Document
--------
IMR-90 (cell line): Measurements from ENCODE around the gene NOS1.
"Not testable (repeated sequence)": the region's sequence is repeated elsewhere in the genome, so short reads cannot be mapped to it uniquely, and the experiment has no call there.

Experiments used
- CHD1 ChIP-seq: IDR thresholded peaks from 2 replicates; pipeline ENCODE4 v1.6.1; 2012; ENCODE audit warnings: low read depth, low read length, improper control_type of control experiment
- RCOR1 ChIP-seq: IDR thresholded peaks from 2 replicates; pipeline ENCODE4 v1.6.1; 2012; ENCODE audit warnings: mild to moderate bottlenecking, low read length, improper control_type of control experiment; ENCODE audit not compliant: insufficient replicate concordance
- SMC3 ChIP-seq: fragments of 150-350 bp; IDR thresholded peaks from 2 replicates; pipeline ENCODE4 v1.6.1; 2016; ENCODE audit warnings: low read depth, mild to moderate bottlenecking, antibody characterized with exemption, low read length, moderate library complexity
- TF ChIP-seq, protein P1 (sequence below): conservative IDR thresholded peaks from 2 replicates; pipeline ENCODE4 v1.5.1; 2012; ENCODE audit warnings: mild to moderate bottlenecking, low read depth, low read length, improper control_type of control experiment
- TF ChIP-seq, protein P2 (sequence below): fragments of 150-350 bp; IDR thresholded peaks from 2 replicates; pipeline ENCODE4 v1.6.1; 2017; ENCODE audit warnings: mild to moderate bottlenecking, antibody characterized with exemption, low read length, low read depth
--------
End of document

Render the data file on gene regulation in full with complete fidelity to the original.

IMR-90 (cell line): Measurements from ENCODE around the gene NOS1.
"Not testable (repeated sequence)": the region's sequence is repeated elsewhere in the genome, so short reads cannot be mapped to it uniquely, and the experiment has no call there.

Experiments used
- CHD1 ChIP-seq: IDR thresholded peaks from 2 replicates; pipeline ENCODE4 v1.6.1; 2012; ENCODE audit warnings: low read depth, low read length, improper control_type of control experiment
- RCOR1 ChIP-seq: IDR thresholded peaks from 2 replicates; pipeline ENCODE4 v1.6.1; 2012; ENCODE audit warnings: mild to moderate bottlenecking, low read length, improper control_type of control experiment; ENCODE audit not compliant: insufficient replicate concordance
- SMC3 ChIP-seq: fragments of 150-350 bp; IDR thresholded peaks from 2 replicates; pipeline ENCODE4 v1.6.1; 2016; ENCODE audit warnings: low read depth, mild to moderate bottlenecking, antibody characterized with exemption, low read length, moderate library complexity
- TF ChIP-seq, protein P1 (sequence below): conservative IDR thresholded peaks from 2 replicates; pipeline ENCODE4 v1.5.1; 2012; ENCODE audit warnings: mild to moderate bottlenecking, low read depth, low read length, improper control_type of control experiment
- TF ChIP-seq, protein P2 (sequence below): fragments of 150-350 bp; IDR thresholded peaks from 2 replicates; pipeline ENCODE4 v1.6.1; 2017; ENCODE audit warnings: mild to moderate bottlenecking, antibody characterized with exemption, low read length, low read depth